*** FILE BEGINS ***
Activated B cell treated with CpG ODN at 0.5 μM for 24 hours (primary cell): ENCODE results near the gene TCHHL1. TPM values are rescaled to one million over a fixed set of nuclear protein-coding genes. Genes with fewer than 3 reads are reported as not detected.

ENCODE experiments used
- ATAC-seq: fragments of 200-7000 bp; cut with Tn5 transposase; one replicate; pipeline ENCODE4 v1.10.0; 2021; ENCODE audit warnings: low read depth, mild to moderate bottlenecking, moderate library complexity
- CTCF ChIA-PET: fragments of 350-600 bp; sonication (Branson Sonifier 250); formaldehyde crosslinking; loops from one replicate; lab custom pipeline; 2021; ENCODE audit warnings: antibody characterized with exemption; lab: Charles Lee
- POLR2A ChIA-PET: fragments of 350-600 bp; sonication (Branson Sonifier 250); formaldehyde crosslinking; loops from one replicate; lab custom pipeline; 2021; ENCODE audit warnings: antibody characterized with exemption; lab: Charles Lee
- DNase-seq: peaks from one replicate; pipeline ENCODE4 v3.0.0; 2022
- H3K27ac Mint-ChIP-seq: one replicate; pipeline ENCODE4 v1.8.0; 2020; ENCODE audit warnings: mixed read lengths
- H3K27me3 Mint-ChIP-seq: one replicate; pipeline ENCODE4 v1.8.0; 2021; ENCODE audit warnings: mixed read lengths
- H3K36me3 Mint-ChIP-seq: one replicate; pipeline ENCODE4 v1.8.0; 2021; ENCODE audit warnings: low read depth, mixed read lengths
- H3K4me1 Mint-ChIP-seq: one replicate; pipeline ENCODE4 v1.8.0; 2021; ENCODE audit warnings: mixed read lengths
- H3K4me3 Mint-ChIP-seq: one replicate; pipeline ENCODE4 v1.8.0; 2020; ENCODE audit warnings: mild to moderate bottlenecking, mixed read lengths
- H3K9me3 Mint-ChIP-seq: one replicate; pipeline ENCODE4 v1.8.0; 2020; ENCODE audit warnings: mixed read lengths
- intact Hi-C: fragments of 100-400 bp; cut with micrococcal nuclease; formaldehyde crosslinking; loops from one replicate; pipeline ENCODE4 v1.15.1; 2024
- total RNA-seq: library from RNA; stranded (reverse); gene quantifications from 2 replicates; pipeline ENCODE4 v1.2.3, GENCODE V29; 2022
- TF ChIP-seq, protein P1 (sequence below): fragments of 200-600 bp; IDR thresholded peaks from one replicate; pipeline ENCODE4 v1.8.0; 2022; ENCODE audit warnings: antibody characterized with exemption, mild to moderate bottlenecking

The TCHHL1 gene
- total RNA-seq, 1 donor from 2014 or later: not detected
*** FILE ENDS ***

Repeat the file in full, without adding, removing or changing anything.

Activated B cell treated with CpG ODN at 0.5 μM for 24 hours (primary cell): ENCODE results near the gene TCHHL1. TPM values are rescaled to one million over a fixed set of nuclear protein-coding genes. Genes with fewer than 3 reads are reported as not detected.

ENCODE experiments used
- ATAC-seq: fragments of 200-7000 bp; cut with Tn5 transposase; one replicate; pipeline ENCODE4 v1.10.0; 2021; ENCODE audit warnings: low read depth, mild to moderate bottlenecking, moderate library complexity
- CTCF ChIA-PET: fragments of 350-600 bp; sonication (Branson Sonifier 250); formaldehyde crosslinking; loops from one replicate; lab custom pipeline; 2021; ENCODE audit warnings: antibody characterized with exemption; lab: Charles Lee
- POLR2A ChIA-PET: fragments of 350-600 bp; sonication (Branson Sonifier 250); formaldehyde crosslinking; loops from one replicate; lab custom pipeline; 2021; ENCODE audit warnings: antibody characterized with exemption; lab: Charles Lee
- DNase-seq: peaks from one replicate; pipeline ENCODE4 v3.0.0; 2022
- H3K27ac Mint-ChIP-seq: one replicate; pipeline ENCODE4 v1.8.0; 2020; ENCODE audit warnings: mixed read lengths
- H3K27me3 Mint-ChIP-seq: one replicate; pipeline ENCODE4 v1.8.0; 2021; ENCODE audit warnings: mixed read lengths
- H3K36me3 Mint-ChIP-seq: one replicate; pipeline ENCODE4 v1.8.0; 2021; ENCODE audit warnings: low read depth, mixed read lengths
- H3K4me1 Mint-ChIP-seq: one replicate; pipeline ENCODE4 v1.8.0; 2021; ENCODE audit warnings: mixed read lengths
- H3K4me3 Mint-ChIP-seq: one replicate; pipeline ENCODE4 v1.8.0; 2020; ENCODE audit warnings: mild to moderate bottlenecking, mixed read lengths
- H3K9me3 Mint-ChIP-seq: one replicate; pipeline ENCODE4 v1.8.0; 2020; ENCODE audit warnings: mixed read lengths
- intact Hi-C: fragments of 100-400 bp; cut with micrococcal nuclease; formaldehyde crosslinking; loops from one replicate; pipeline ENCODE4 v1.15.1; 2024
- total RNA-seq: library from RNA; stranded (reverse); gene quantifications from 2 replicates; pipeline ENCODE4 v1.2.3, GENCODE V29; 2022
- TF ChIP-seq, protein P1 (sequence below): fragments of 200-600 bp; IDR thresholded peaks from one replicate; pipeline ENCODE4 v1.8.0; 2022; ENCODE audit warnings: antibody characterized with exemption, mild to moderate bottlenecking

The TCHHL1 gene
- total RNA-seq, 1 donor from 2014 or later: not detected